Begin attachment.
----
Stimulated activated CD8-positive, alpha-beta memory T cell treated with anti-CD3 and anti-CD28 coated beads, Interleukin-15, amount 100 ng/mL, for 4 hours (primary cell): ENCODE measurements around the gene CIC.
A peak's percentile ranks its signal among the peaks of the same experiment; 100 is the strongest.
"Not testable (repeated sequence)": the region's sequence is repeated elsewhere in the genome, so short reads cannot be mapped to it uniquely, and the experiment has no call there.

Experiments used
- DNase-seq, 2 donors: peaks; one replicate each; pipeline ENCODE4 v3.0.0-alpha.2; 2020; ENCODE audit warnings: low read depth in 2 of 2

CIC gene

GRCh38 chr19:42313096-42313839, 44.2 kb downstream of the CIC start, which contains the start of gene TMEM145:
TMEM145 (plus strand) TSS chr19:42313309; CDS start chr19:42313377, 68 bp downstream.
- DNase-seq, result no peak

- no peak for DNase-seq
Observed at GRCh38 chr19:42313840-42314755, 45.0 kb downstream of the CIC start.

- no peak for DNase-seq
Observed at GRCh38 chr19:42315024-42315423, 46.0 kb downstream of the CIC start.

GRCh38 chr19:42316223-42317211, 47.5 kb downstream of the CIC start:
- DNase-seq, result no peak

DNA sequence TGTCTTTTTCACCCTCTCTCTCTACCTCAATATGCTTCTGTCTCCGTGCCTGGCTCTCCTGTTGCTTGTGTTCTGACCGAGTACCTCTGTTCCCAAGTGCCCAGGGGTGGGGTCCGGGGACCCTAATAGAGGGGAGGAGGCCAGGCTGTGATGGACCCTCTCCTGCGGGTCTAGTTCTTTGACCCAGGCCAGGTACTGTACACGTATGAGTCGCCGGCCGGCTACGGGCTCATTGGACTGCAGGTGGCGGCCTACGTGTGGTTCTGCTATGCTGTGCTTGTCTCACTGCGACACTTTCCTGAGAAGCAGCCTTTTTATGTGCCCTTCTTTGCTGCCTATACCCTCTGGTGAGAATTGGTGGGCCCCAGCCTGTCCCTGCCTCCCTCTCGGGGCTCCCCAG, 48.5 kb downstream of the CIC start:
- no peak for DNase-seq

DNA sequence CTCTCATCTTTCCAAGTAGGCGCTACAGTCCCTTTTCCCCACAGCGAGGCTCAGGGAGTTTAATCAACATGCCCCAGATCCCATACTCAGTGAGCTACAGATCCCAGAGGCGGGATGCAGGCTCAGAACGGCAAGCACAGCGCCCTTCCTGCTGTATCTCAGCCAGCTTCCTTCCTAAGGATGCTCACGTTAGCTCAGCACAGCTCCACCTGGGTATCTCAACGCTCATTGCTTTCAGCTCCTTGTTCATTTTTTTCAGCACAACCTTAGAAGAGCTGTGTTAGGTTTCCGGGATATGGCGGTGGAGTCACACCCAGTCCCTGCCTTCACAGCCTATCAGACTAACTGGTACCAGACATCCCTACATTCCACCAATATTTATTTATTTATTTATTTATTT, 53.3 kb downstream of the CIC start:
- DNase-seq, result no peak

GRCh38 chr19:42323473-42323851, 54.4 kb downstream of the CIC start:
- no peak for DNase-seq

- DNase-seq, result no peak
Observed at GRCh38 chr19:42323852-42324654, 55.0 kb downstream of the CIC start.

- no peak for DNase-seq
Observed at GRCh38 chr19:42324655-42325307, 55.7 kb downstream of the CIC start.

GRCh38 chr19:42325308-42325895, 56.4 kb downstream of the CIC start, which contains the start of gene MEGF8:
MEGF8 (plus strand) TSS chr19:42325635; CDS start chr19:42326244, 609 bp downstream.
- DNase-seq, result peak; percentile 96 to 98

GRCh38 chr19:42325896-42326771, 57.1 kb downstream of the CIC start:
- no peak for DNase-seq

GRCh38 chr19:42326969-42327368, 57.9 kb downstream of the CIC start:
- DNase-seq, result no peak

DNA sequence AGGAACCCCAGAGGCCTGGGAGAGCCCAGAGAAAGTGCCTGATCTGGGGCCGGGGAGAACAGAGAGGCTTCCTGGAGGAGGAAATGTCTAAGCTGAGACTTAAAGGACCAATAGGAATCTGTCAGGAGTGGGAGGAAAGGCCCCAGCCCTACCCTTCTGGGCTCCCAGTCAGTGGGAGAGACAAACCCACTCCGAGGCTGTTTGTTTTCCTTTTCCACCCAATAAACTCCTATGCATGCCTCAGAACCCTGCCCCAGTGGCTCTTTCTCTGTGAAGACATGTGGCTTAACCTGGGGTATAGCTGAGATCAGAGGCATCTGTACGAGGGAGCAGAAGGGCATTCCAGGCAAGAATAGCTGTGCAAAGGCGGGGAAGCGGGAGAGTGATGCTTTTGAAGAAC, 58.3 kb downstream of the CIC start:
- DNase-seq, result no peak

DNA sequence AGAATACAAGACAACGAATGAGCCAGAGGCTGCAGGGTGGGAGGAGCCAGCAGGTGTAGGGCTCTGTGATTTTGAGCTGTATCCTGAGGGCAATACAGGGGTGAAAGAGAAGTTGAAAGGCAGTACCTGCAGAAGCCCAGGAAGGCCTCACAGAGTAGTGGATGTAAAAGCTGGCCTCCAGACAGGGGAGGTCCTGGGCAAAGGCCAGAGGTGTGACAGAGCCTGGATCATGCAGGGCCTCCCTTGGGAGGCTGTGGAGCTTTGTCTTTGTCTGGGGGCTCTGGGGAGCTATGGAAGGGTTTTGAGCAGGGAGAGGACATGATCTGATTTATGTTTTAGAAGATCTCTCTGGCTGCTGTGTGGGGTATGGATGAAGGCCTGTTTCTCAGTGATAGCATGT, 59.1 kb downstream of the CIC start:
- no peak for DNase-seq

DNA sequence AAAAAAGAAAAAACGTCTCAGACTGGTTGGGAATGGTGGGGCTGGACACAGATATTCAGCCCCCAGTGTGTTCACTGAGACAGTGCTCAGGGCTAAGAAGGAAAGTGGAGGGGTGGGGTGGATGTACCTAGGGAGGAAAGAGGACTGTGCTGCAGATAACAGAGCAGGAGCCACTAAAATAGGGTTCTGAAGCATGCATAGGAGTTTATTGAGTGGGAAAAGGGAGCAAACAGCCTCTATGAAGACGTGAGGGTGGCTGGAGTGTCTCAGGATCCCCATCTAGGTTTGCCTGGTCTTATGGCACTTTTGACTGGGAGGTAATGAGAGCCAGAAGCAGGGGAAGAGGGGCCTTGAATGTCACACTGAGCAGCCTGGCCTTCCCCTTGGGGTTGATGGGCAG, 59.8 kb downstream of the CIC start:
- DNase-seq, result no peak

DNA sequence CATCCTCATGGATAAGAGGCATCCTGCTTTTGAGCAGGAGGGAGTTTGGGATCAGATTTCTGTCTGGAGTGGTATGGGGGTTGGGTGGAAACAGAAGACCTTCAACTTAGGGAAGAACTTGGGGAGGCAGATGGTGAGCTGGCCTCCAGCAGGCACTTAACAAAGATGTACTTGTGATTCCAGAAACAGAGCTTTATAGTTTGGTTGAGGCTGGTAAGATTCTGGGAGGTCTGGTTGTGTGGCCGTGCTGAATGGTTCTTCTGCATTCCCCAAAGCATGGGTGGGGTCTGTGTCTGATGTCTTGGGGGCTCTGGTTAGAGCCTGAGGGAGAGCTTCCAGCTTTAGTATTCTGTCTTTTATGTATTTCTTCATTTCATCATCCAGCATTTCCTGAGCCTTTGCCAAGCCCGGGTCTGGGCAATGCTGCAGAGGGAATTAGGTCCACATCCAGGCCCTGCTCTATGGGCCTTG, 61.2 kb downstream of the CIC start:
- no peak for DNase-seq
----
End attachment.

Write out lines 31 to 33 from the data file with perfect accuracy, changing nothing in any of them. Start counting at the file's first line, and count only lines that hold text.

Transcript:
GRCh38 chr19:42326969-42327368, 57.9 kb downstream of the CIC start:
- DNase-seq, result no peak

DNA sequence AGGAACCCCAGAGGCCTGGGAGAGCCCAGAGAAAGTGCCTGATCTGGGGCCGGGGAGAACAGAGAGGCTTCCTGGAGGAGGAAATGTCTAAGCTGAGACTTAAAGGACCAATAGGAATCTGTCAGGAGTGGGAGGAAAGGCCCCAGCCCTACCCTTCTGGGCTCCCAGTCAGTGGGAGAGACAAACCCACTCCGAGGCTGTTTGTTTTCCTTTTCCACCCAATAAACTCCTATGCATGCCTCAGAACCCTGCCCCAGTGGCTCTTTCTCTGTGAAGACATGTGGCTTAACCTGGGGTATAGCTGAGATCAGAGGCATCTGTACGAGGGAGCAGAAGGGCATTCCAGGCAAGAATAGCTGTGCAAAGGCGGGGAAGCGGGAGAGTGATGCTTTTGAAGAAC, 58.3 kb downstream of the CIC start: